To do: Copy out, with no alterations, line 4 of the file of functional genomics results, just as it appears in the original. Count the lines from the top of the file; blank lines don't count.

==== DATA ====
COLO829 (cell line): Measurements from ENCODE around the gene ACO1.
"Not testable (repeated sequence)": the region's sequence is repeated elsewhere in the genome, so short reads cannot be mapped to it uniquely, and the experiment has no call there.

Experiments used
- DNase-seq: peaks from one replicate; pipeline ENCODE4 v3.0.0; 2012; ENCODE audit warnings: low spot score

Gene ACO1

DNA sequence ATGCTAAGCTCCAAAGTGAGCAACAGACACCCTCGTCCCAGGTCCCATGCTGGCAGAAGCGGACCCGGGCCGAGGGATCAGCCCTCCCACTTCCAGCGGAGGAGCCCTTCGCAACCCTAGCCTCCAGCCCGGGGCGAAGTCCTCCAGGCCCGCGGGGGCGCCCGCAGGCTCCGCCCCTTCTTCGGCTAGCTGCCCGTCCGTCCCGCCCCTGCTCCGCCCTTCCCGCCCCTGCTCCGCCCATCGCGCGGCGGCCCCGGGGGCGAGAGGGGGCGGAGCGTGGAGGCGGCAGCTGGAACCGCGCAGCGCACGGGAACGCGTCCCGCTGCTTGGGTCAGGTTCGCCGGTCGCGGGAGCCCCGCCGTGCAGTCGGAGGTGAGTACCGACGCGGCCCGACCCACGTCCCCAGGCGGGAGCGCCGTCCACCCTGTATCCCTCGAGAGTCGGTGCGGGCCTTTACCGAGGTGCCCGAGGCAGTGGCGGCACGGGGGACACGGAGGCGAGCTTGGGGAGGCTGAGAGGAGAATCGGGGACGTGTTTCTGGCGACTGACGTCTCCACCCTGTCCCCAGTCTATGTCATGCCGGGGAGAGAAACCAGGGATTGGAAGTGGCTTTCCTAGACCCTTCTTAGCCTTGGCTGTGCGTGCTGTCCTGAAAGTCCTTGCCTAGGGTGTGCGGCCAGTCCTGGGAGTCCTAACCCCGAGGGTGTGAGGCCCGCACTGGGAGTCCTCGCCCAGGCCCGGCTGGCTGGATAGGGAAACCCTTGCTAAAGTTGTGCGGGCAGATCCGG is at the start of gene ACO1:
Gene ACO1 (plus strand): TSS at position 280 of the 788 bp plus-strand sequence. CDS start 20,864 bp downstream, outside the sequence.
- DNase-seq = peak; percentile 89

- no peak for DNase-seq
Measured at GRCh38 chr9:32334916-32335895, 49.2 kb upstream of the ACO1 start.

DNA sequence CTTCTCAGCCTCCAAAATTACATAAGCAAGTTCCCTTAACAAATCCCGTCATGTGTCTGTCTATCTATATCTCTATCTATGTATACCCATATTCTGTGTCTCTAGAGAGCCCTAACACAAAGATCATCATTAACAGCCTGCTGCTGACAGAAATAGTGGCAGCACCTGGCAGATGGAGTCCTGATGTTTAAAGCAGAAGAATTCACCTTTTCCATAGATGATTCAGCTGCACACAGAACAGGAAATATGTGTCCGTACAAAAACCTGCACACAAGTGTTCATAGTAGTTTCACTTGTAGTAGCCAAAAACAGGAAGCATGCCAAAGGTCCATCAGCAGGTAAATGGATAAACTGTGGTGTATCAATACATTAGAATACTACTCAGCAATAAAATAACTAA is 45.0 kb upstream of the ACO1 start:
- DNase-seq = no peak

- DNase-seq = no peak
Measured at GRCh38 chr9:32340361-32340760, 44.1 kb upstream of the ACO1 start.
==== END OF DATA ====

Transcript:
- DNase-seq: peaks from one replicate; pipeline ENCODE4 v3.0.0; 2012; ENCODE audit warnings: low spot score